Our first stop was the LC-39 Observation Gantry.  From here we could see the Shuttle Endeavor sitting on launch pad 39 A ready for the Feb 7th launch.  Well, you couldn’t actually see the “shuttle” because it was surrounded by so much stuff, but you could see the top of the orange thing it rides on.  We also had a great view of the crawler which carries the shuttles to the launch pad.

Command center used in the Apollo Program
Back on the bus to our second stop--the Apollo/Saturn V Center.  Although, actually seeing a rocket on the launch pad was very cool, the Apollo/Saturn V Center was my favorite.  This stop started out with a short film about the Apollo program then we went into another theater which had the actual command center set up which was used in the early days of the Apollo launches.  The demonstration here took us through the last minute of countdown and the launch.
Business end of the Saturn V
Inside this building was one of the Saturn V rockets.  It was massive.  I couldn’t even get a picture of the entire length.  We had lunch at the Moon Rock Cafe sitting underneath a lunar module.  There were several displays in this building of space suits and personal items from various astronauts.  We finished up our tour here by watching a very impressive film about the lunar landing.

Lunar module hanging over our lunch table
Our last stop on the bus tour was at the International Space Station Center.  Here you actually got to see work being done on parts for the space station.  How cool is that?  Well, by this time it was mid-afternoon on Friday and I guess the rocket scientists knocked off from work early, because the place was empty.  We were disappointed.  There were a few replicas of space station parts we walked through.  Perhaps we were too tired to appreciate the goodness of this area.

The ride home from a little trip to the moon
One of our bus drivers recommended the Shuttle Launch simulator.  We stowed all our stuff in a locker and walked up the ramp to the simulator.  We strapped ourselves into our seats and took off.  Gene thought is was really neat, but I wasn’t that impressed.  It about shook my head loose from my shoulders.
Rocket Garden
We ended up our day by walking through the Rocket Garden and then a quick lap through the gift shop.

Our tickets are good for 2 days, if used within a 7-day period.  We may decide to go back on Sunday.  Really, the only things we didn’t do were the I-Max movies.   The tickets were not cheap--$38 each--but they were definitely worth the cost.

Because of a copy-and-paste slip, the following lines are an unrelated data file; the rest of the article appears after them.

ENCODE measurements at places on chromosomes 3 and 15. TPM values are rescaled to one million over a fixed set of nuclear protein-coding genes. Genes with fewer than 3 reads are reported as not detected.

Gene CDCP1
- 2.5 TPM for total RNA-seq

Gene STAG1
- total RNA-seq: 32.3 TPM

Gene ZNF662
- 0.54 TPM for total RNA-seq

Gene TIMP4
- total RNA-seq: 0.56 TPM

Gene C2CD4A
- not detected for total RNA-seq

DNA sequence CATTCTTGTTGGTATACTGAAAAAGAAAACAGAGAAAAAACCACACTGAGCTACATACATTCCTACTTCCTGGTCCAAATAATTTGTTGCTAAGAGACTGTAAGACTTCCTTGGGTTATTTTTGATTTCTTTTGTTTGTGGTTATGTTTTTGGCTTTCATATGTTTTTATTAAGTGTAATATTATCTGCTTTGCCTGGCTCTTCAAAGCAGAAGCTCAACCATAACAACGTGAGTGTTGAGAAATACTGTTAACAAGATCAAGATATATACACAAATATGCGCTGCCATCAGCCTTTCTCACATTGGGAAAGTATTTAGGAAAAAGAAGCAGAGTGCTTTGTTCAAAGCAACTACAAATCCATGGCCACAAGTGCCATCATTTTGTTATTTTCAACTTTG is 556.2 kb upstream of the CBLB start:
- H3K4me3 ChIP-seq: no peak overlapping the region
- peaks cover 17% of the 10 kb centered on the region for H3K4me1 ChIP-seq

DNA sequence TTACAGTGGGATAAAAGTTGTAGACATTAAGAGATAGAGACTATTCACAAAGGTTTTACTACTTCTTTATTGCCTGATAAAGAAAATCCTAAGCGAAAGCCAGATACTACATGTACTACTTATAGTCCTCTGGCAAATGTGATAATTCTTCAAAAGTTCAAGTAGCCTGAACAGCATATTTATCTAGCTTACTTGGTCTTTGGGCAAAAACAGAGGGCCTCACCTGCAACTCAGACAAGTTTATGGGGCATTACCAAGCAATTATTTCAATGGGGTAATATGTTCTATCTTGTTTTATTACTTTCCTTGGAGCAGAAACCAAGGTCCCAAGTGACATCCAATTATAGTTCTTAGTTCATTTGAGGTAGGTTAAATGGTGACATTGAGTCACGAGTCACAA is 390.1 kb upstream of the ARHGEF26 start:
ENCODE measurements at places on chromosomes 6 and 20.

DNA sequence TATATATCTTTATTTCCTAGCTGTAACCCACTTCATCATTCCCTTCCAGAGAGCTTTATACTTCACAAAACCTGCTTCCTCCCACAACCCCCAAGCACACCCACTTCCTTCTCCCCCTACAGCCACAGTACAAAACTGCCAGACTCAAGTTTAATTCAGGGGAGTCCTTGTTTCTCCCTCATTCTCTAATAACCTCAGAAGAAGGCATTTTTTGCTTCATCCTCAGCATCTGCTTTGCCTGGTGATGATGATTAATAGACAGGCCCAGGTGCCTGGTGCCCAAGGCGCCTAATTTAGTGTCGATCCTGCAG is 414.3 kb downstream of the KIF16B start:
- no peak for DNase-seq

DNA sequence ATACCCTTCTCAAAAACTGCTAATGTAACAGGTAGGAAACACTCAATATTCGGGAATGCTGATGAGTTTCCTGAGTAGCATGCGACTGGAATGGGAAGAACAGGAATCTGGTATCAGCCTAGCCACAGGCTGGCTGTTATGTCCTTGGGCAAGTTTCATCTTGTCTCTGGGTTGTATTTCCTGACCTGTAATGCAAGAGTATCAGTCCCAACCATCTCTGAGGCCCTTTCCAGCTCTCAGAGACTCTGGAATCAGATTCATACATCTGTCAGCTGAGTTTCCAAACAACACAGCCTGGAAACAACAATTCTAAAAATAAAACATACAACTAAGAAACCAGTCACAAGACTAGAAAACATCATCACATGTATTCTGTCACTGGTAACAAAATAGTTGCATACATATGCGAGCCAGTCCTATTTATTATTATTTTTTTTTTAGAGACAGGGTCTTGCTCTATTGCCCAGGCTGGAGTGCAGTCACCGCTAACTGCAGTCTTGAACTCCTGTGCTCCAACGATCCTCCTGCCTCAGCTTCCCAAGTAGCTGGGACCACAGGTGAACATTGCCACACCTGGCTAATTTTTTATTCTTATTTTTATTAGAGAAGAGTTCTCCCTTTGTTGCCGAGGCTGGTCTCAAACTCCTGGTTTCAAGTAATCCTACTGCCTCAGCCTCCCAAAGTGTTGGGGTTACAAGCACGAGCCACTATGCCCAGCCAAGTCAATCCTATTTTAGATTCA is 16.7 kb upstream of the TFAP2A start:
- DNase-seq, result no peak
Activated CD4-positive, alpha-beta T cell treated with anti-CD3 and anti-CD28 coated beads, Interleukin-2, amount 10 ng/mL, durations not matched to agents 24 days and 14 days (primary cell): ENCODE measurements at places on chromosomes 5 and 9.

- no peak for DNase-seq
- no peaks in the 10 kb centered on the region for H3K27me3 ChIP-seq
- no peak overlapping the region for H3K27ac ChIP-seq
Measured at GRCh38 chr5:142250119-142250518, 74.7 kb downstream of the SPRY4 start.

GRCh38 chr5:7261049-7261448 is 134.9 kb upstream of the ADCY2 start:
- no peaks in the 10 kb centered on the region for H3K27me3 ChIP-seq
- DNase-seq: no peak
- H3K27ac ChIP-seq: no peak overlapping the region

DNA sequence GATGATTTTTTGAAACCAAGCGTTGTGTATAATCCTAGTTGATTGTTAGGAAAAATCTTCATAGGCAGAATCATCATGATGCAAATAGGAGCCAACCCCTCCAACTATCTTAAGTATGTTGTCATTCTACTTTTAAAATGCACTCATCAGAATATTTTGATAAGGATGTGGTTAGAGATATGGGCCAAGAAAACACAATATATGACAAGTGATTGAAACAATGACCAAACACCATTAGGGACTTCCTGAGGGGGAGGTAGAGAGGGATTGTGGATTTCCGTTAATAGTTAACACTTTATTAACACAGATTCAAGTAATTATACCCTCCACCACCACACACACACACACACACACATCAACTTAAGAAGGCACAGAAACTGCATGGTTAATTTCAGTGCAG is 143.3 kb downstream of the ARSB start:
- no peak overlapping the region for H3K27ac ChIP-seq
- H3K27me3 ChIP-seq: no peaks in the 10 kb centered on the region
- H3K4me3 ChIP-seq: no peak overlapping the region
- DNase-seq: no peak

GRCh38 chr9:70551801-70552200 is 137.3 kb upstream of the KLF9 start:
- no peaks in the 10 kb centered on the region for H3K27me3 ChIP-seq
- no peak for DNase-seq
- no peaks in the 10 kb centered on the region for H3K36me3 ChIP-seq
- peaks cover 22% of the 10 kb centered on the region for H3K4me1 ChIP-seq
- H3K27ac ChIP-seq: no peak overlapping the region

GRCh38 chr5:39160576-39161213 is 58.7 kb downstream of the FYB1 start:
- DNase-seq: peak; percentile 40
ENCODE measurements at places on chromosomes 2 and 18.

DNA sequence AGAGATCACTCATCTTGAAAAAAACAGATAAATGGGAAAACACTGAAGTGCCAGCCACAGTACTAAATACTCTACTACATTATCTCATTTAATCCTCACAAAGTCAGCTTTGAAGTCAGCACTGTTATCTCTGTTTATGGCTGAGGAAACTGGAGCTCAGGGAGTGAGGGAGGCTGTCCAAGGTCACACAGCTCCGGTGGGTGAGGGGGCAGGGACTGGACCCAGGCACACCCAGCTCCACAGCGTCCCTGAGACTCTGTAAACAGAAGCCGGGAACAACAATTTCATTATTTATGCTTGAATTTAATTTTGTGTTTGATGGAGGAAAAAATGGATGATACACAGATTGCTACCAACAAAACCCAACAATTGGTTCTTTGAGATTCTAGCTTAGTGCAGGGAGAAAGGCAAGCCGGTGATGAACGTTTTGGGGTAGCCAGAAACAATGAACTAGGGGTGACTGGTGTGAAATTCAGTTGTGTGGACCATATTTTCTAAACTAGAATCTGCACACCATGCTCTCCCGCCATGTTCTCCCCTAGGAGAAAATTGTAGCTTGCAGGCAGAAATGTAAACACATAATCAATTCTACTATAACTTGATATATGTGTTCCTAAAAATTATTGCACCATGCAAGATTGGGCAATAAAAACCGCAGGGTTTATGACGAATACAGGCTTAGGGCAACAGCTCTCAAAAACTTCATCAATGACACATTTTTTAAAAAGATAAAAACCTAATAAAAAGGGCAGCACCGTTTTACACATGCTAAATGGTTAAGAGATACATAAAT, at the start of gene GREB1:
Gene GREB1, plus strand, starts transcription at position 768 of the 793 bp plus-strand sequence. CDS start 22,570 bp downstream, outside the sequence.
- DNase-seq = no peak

Tomorrow, I have to rest.

Thursday, January 28, 2010

Canaveral National Seashore

We have arrived safely in Daytona.  Well, I guess it’s more accurate to say Port Orange.     It was an easy 60 mile drive and we didn’t get in too much of a hurry to leave this morning.  I think we finally pulled out of our campsite about 10:30 after goodbyes to Darrell, Judy, Mike and Peggy.

We were set up in our new campground, Daytona Beach Carefree RV Resort, about noon.  After a quick lunch, we drove the 25 miles or so to Canaveral National Seashore.    What we found surprised us.  We expected what we had seen at Padre Island National Seashore--a road to the Visitor Center located near the entrance station and little else unless you wanted to walk down the beach.  At Canaveral we went through the entrance station and then stopped at the Visitor Center.  Then the paved road continued for another 6 miles with several parking lots with access to the beach on the east and Mosquito Lagoon on the west.  The park consists of a narrow strip of land which extends from the south side of New Smyrna Beach to Merritt Island National Wildlife Refuse.  Just south of Merritt Island Refuge is the Cape Canaveral/Kennedy Space Center complex.

Eldora House
We drove the 6 miles to the end of the paved road.  Along the way we stopped at the site of the Eldora settlement.  Originally, this small settlement had been the location of the groves of citrus growers.  After a hard freeze which destroyed the groves, the area changed becoming more of a winter get-away for the rich.  The only thing that remains is the Eldora house which has been restored and contains displays recounting the history of the settlement.
Mosquito Lagoon

Shells on Turtle Mound
Also, along the 6-mile drive was the Turtle Mound.  Turtle Mound is an Indian midden or trash pile of 600 years worth of discarded seashells.  The mound rises some 40 feet above the surrounding area and thus provides a great view of Mosquito Lagoon and the fishing docks of the park.  In the distance is New Smyrna Beach.

That’s it for today.  Tomorrow will find us at Kennedy Space Center.

Wednesday, January 27, 2010

Our Last Day in St Augustine

Except for walking back and forth to the laundry facility, I did not go outside at all today.  It was a beautiful, sunny day, but a bit on the cool side.  Gene and I did a few household chores, but spent most of the day relaxing.

The special treat for our last day in this old city was to have dinner again with Darrell, Judy, Mike and Peggy.  It has been great visiting with and making new friends all week.  Gene and I are going to be lonely at dinner time after today.  It has been nice to gather for our evening meals.

Darrell and Judy